June: Miles Ferrante

So, June is here which is always a busy month with many plants still to plant now the risk of frost has gone. Lots of other jobs to do too, but hopefully with longer and warmer days they should be much more enjoyable. Remember though June also sees the weeds growing well and pest arriving to eat our produce before we can.

Sow:

  • Beetroot – taste so much better when grown yourself, Bolthardy is a tried and trusted variety. Sow in modules instead of direct into ground.
  • Cabbage – Tundra is a great winter variety and does well on our site.
  • Carrots – cheap to buy so try something different, yellow, purple or red. Yellowstone is better than any orange variety. Deep purple is a good purple variety.
  • Chard – use leaves as spinach, very easy to grow and “Bright lights” is a stunning variety.
  • Courgettes – Defender is disease resistant. All green bush is the chefs preferred choice.
  • French Beans – try Ferrari (dwarf) or Cobra (climbing).
  • Lettuce – sow little and often and try something different such as Nyman’s, Dazzle or Red Iceberg.
  • Radishes – sow little and often.
  • Salad leaves and Rocket – rocket gives that salad a little kick.
  • Runner Beans – White Lady will give you a guaranteed crop. Also try Enorma which is stocked in shop. Canes also available in shop.
  • Spinach – a good variety is perpetual spinach.
  • Spring Onions – White Lisbon is an AGM trusted variety.
  • Swede – quite hard to grow but tastes amazing when grown yourself, invitation is the professional gardeners favourite.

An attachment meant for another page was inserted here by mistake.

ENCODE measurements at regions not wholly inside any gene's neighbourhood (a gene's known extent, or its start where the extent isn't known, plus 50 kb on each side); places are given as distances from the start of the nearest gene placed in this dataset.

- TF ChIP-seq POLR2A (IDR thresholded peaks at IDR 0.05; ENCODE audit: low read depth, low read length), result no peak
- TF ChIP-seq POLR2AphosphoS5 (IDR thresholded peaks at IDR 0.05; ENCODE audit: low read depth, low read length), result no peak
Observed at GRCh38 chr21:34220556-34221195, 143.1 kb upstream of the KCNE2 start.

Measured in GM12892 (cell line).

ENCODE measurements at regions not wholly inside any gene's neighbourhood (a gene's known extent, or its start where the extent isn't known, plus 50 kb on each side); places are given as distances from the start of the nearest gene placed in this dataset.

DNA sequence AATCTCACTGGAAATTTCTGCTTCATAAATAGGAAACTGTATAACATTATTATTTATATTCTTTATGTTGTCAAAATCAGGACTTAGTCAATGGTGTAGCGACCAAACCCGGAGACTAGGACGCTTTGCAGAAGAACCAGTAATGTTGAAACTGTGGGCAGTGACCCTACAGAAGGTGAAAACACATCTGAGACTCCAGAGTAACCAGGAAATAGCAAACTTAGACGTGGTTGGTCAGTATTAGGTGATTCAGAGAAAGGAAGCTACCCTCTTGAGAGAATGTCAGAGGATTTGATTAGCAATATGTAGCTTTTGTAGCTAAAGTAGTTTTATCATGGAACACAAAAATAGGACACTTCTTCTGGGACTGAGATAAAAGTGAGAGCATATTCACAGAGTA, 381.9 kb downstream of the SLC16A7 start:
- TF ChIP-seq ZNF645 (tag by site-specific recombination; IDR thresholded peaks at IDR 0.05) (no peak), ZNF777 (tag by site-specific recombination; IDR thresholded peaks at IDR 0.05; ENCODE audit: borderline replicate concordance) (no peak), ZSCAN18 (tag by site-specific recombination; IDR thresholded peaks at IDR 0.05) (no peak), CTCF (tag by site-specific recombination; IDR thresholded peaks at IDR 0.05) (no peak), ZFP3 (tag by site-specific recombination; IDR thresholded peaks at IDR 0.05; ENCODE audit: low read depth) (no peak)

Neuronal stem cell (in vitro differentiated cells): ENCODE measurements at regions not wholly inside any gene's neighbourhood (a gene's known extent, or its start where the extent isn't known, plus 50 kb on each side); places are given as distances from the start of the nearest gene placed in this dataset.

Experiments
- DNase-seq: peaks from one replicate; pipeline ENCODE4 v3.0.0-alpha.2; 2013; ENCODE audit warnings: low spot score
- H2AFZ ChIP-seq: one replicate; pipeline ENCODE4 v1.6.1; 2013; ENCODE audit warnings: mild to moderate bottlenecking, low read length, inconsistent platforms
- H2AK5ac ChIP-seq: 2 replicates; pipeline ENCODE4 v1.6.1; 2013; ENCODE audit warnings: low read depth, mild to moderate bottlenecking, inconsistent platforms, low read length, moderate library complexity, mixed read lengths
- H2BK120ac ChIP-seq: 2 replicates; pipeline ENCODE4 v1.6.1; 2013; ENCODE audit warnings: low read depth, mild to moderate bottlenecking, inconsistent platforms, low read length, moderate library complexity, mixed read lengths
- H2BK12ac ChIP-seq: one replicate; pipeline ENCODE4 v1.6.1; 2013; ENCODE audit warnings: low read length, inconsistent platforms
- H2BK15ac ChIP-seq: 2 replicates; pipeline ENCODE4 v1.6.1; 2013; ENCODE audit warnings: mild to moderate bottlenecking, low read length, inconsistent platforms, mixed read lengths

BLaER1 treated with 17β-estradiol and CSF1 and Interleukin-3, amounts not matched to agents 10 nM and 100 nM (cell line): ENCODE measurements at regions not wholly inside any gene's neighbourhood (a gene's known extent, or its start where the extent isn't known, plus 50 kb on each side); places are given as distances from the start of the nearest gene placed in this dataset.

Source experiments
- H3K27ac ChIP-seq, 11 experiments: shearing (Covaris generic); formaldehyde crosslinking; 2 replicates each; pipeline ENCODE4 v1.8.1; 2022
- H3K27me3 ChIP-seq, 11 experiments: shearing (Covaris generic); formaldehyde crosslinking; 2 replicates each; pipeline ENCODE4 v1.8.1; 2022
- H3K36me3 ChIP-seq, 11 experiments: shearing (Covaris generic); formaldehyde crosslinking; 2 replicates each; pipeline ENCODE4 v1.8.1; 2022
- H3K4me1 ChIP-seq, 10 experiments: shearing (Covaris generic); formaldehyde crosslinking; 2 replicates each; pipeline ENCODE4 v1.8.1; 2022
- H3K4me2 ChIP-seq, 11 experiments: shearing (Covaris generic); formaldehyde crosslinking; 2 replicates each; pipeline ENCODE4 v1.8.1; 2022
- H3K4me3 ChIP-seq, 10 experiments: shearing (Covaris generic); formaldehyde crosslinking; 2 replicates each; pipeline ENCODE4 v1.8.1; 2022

• Turnips – carry on sowing summer varieties.

 Plant:

  • Asparagus – cut until the traditional time to stop harvesting which is June 21st
  • Artichokes – harvest and cook if you know how, or just leave them for the bees and butterflies as I do as they make fantastic flowers.
  • Aubergine – remove growing tip from the main stem when 12″ tall.
  • Broad Bean – pinch out top 3″ of stems when pods appear to thwart aphids.
  • Cabbage – net or you will find the pigeons having a picnic on your plot, they can disappear in minutes!
  • Chilli – feed every 2 weeks.
  • Courgettes – harden off before planting out.
  • Cucumber – pinch out growing point when it reaches the roof. Keep damp and feed every 2 weeks.
  • French Beans – tie in loosely.
  • Leeks – plant out when pencil thick.
  • Onions – remove plants that are flowering or at least cut flowers off.
  • Peas – keep well-watered. Net against hungry birds.
  • Potatoes – keep earthing up.
  • Pumpkins – harden off before planting out.
  • Runner beans – plant out now frost has gone.
  • Rhubarb – continue harvesting sticks.
  • Sweetcorn – harden off. They are wind pollinated so need to be planted in blocks not lines.
  • Tomatoes – plant outdoor varieties in ground or growbag’s which are available at the shop. Feed every 14 days, pick off side-shoots between the main vertical stem and a leaf.

Fruit:

  • Plums and Apples – put up pheromone traps, it will stop males mating with females so less maggots will appear in the fruit.
  • Raspberries – keep an eye on weeds. Look out for aphids and raspberry beetle.
  • White and Red currents – cover from birds and caterpillars. Prune new growth back to 2 buds.
  • Gooseberries – look out for caterpillars and sawfly.
  • Strawberries – protect from birds and mice. Some people mulch with straw which keeps the fruit clean and it looks good, but I find it attracts slugs. Have grown most of mine in the greenhouse this year and they have been amazing.
  • Grapevine – check for scale insect and mildew..

Other jobs:

Apply a general-purpose fertilizer on all vegetables to get a bigger healthier crop. The allotment shop has several fertiliser’s available most at £1 a kilo, including tomato feed, fish blood and bone, Growmore, and the professional’s choice Vitax Q4.

The shop also has many other items including canes, environmentally friendly slug pellets, netting, and a good choice of seeds including runner beans. And all proceeds go back into the allotments.

It’s still raining as I write this, but it’s good to remember that after every storm there’s a rainbow.